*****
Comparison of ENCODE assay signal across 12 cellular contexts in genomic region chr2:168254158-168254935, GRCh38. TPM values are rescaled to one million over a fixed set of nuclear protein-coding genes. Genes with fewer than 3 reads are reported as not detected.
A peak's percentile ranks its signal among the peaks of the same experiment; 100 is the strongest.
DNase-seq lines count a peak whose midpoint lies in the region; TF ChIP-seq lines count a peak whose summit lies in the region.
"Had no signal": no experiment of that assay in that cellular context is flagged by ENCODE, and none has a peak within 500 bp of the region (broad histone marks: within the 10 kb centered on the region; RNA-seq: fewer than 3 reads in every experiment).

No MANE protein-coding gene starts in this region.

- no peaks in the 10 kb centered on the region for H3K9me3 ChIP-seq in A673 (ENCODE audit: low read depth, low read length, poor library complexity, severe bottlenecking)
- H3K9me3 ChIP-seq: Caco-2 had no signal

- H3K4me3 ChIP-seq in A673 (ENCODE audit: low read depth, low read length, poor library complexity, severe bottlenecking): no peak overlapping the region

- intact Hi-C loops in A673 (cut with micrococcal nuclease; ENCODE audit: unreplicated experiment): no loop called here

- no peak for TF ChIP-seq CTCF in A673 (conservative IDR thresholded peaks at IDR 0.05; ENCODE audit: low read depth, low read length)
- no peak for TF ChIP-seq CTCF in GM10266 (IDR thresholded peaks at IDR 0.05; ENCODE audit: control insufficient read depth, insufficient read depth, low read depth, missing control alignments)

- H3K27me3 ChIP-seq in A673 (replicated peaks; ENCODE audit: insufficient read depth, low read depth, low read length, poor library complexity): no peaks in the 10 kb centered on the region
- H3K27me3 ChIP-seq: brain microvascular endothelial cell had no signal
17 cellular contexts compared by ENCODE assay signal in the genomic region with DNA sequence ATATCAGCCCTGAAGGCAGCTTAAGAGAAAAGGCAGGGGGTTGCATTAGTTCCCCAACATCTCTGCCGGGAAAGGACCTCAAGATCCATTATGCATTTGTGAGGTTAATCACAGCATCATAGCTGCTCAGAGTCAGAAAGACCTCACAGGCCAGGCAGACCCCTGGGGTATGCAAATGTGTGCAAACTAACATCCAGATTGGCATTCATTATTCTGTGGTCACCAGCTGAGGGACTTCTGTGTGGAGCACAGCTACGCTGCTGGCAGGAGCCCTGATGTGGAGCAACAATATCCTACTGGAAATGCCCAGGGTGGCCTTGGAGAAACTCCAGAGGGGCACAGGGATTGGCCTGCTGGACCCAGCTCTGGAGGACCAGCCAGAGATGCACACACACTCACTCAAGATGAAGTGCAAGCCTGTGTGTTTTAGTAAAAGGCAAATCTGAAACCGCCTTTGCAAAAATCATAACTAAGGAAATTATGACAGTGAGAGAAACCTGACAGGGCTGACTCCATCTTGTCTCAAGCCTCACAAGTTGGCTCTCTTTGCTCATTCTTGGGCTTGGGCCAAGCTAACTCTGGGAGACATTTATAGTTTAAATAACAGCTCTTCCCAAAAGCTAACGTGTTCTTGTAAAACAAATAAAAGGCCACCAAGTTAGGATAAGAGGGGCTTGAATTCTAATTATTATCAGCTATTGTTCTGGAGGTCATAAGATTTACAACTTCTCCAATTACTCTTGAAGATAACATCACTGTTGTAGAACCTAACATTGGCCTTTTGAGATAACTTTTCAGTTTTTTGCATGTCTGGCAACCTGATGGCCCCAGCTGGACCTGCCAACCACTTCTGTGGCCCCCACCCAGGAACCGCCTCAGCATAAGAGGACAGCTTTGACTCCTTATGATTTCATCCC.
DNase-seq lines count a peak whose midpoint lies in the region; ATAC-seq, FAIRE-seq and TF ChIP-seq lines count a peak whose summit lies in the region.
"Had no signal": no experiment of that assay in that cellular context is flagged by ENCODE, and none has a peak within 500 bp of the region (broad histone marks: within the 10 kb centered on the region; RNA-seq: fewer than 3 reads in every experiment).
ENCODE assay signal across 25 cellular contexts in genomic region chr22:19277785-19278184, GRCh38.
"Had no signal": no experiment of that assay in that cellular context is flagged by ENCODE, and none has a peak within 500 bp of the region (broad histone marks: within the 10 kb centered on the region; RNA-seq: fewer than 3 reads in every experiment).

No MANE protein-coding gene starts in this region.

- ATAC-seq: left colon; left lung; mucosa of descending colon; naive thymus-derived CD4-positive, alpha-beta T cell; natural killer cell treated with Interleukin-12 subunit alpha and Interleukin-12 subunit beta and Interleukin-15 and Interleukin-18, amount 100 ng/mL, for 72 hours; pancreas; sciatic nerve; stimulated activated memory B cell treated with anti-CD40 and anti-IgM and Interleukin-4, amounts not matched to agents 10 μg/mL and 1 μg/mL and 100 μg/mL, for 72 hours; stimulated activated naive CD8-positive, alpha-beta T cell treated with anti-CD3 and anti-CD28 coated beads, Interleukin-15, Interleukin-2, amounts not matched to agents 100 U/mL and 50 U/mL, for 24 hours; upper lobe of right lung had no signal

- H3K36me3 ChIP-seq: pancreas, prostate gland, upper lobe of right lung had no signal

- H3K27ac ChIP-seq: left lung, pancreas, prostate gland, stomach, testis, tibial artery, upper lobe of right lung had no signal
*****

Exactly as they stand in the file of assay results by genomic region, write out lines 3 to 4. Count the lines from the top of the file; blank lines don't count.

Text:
DNase-seq lines count a peak whose midpoint lies in the region; TF ChIP-seq lines count a peak whose summit lies in the region.
"Had no signal": no experiment of that assay in that cellular context is flagged by ENCODE, and none has a peak within 500 bp of the region (broad histone marks: within the 10 kb centered on the region; RNA-seq: fewer than 3 reads in every experiment).